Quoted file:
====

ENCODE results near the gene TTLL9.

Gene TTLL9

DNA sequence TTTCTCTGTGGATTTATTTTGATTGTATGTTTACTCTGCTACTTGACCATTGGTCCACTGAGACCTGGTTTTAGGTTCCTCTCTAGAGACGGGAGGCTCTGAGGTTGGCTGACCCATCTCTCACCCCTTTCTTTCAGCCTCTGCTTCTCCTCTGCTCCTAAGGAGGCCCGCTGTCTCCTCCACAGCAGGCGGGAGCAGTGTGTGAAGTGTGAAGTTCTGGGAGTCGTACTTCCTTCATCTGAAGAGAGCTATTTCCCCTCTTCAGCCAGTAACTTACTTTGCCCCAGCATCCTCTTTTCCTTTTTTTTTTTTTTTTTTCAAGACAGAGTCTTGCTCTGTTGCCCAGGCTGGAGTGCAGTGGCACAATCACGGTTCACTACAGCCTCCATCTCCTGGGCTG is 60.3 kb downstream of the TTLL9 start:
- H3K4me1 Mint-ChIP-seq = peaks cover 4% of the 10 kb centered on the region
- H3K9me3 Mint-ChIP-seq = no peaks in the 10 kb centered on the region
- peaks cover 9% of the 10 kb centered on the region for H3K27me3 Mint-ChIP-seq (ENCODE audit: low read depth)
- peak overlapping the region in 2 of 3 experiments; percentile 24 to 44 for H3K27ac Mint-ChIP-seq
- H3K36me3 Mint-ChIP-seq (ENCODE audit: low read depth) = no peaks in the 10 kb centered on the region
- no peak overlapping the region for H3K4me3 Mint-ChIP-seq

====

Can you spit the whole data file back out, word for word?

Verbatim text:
ENCODE results near the gene TTLL9.

Gene TTLL9

DNA sequence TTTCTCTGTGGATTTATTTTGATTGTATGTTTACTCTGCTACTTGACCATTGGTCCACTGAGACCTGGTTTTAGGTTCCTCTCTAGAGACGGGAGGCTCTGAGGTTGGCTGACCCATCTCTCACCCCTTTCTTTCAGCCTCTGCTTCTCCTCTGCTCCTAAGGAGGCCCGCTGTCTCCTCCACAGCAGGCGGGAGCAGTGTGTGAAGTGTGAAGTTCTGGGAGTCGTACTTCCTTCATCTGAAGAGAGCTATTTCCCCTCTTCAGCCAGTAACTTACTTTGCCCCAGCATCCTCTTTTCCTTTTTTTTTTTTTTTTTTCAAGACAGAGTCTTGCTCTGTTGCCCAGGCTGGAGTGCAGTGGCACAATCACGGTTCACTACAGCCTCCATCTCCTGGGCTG is 60.3 kb downstream of the TTLL9 start:
- H3K4me1 Mint-ChIP-seq = peaks cover 4% of the 10 kb centered on the region
- H3K9me3 Mint-ChIP-seq = no peaks in the 10 kb centered on the region
- peaks cover 9% of the 10 kb centered on the region for H3K27me3 Mint-ChIP-seq (ENCODE audit: low read depth)
- peak overlapping the region in 2 of 3 experiments; percentile 24 to 44 for H3K27ac Mint-ChIP-seq
- H3K36me3 Mint-ChIP-seq (ENCODE audit: low read depth) = no peaks in the 10 kb centered on the region
- no peak overlapping the region for H3K4me3 Mint-ChIP-seq